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Pros and Cons of Furnished Rentals

September 24, 2019

First-time landlords often face the dilemma of whether to furnish their properties or not. There are tons of opinions on both sides of this question, and they often vary depending on location. In Florida, many people prefer fully furnished properties for the short term, while in the western states the preference is often empty rentals and long-term leases.

It's up to you to decide what is best for your investment, but here are some pros and cons of furnished rentals from a community of experienced professionals: landlords.

A furnished living room

Pros of furnished rentals:

  • The first and most obvious reason for furnishing is increased rent. Landlords can charge about $50 to $100 more in rent per week for a furnished apartment, depending on the location and quality of furnishings, which does seem like a good return on investment if the furnishing doesn't break the bank.

  • Furnishing your rental properties is a great way to target a specific group of tenants. In particular, furnished rental properties appeal to people moving from a significant distance as well as young tenants renting their first apartment. For such groups, it is not an option to transport furniture cross-country.

  • As an independent business owner, landlords can benefit from certain tax breaks and deductions. By choosing to furnish your rental property, you are investing in both capital improvements and consumable products necessary to your business, and the purchases can typically be deducted and depreciated as business costs.

  • Often landlords don't have many options when it comes to staging. They either take pictures of whatever the current tenant has put in the apartment or display images of empty rooms. Neither of these make for great marketing. When you choose the furnishings, you also control your public image and make it neat, sweet, and cozy, so tenants want to live in your apartment. Nice visualizations are important to today's renters.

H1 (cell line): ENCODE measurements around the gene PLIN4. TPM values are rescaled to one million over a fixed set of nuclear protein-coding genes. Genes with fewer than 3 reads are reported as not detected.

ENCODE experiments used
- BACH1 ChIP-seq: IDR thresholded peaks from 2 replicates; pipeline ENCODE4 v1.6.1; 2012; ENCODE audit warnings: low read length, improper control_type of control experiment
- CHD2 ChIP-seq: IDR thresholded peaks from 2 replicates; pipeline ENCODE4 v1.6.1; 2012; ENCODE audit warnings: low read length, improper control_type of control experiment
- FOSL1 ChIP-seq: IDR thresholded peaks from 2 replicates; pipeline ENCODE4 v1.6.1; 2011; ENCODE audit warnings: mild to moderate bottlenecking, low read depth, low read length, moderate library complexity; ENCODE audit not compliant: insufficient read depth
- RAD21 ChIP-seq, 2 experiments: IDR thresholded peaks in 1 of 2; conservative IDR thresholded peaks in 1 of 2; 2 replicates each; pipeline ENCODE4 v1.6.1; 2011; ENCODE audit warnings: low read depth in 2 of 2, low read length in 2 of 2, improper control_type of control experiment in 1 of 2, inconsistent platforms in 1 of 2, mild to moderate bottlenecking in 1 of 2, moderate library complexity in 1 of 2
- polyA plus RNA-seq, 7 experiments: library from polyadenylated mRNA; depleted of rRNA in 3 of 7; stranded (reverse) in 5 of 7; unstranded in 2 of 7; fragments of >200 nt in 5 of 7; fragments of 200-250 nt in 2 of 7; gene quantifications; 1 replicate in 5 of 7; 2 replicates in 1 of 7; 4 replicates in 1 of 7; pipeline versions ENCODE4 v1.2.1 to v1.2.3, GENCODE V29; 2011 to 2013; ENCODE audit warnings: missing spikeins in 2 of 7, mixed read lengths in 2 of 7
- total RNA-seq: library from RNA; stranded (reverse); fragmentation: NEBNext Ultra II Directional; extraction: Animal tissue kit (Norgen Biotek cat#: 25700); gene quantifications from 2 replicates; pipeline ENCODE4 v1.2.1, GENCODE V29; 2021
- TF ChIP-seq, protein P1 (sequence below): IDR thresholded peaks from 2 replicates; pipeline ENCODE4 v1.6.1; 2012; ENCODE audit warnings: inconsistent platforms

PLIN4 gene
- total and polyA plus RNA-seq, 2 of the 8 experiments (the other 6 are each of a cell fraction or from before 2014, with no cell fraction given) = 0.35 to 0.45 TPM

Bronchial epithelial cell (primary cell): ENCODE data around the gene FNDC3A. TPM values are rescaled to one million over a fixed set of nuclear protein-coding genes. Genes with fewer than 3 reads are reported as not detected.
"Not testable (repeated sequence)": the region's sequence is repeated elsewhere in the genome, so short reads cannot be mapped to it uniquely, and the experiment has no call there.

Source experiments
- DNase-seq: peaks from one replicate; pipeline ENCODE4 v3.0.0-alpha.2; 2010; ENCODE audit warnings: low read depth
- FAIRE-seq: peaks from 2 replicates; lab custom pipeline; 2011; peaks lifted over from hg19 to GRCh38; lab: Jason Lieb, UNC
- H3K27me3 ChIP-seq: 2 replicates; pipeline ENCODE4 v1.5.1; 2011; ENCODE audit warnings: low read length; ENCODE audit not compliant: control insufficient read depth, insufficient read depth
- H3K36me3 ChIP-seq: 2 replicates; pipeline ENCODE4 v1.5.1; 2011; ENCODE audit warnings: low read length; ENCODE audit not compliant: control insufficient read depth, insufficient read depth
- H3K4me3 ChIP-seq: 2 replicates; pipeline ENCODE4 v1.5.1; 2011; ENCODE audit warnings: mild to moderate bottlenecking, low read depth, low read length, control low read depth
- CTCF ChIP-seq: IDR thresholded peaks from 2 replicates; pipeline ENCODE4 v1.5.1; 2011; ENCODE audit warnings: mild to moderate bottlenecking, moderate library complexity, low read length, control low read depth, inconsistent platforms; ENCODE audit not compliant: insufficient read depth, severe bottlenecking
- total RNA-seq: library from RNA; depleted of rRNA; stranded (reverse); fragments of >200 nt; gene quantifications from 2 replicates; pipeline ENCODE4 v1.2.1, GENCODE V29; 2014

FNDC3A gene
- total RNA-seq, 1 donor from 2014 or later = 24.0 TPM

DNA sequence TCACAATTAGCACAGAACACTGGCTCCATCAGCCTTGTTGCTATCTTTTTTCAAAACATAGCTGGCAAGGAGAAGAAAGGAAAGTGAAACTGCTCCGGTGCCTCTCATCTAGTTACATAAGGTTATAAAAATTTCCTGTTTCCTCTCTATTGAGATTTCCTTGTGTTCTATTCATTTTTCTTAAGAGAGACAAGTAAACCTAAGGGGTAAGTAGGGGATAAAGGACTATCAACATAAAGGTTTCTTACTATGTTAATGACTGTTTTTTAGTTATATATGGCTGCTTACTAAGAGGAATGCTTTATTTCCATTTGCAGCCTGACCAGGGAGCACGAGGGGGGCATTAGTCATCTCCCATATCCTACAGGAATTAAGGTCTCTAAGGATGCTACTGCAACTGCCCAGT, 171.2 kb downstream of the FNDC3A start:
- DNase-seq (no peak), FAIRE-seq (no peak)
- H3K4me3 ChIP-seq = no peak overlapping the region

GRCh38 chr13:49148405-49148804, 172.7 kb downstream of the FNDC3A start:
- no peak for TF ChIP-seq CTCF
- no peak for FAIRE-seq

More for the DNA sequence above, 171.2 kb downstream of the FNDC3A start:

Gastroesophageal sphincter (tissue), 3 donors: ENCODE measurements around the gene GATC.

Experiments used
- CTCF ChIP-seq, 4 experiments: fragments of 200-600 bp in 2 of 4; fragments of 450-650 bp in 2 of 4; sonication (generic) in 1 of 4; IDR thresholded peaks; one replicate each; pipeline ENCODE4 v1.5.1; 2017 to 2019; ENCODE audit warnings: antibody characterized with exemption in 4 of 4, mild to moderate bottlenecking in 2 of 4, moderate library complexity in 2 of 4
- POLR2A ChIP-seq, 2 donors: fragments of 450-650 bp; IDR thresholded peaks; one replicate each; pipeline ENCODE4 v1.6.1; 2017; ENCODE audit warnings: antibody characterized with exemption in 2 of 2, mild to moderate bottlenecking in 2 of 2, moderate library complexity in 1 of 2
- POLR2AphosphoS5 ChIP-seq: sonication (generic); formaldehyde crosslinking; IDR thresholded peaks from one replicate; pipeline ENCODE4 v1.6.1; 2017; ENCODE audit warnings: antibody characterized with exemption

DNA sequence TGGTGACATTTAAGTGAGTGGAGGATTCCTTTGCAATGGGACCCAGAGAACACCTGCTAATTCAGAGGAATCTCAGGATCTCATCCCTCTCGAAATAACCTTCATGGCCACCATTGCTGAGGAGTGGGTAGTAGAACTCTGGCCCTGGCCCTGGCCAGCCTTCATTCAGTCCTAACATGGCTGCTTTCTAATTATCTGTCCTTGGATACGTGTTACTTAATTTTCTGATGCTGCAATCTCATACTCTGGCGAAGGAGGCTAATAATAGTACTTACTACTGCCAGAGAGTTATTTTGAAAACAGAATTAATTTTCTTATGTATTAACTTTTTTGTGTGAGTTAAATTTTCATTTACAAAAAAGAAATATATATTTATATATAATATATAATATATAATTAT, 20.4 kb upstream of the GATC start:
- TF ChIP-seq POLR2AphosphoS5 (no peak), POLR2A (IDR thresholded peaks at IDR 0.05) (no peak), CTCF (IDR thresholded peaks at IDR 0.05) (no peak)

• It's remarkable how much damage moving furniture in and out of an apartment can cause to the structure. Whether it chips and dents the walls, causes carpet wear and tear, or scrapes tiles, moving furniture is a hazard. This happens when tenants move large pieces of furniture into a small apartment or try to arrange furniture for a nice layout. Many landlords who pre-furnish apartments find that property maintenance needs are greatly reduced, and that means reduced costs for you. 

Cons of furnished rentals:

  • As a landlord, you already have extensive cleaning responsibilities before your tenants move in. By adding furnishings to the mix, landlords also need to steam clean couches, check tables and chairs for damage, and decide what to keep, what to clean, and what to replace entirely. Many landlords simply aren't interested in taking this on.

  • Some landlords are against furnishing their properties because they don't want to manage young first-time renters or short-term vacation rentals that can impinge upon space that could otherwise be occupied by a long-term tenant. By leaving properties unfurnished, landlords can narrow their potential rental search to those who have experience renting and are choosing a place to settle down.

  • In some cases, unfurnished apartments simply rent more quickly, and then landlords find themselves having to store what furnishings they've purchased. While storage space for one apartment's furniture may not be a huge cost in the grand scheme of things, it can feel unnecessary and frustrating when landlords find themselves shelling out for garage space.

  • Often people have their own furniture and do not want to be responsible for someone else's things. Also, everyone has their own personal style, and not everyone is going to like your decorating taste. If it's not simple or well-defined, it could turn away potential tenants.

If you are still hesitating between leaving your rentals bare or taking a risk and bringing in furniture, maybe the starting point will be to provide just the essentials. This strategy is not the worst, because it places some responsibility on the tenant, while also making it easier to move, if necessary, and increasing rental income. Landlords who provide a few lamps, a couch, and a table and chairs also cultivate goodwill on the part of their tenants, while still allowing tenants to make the space their own. The most important thing is to keep track of all your assets in a list.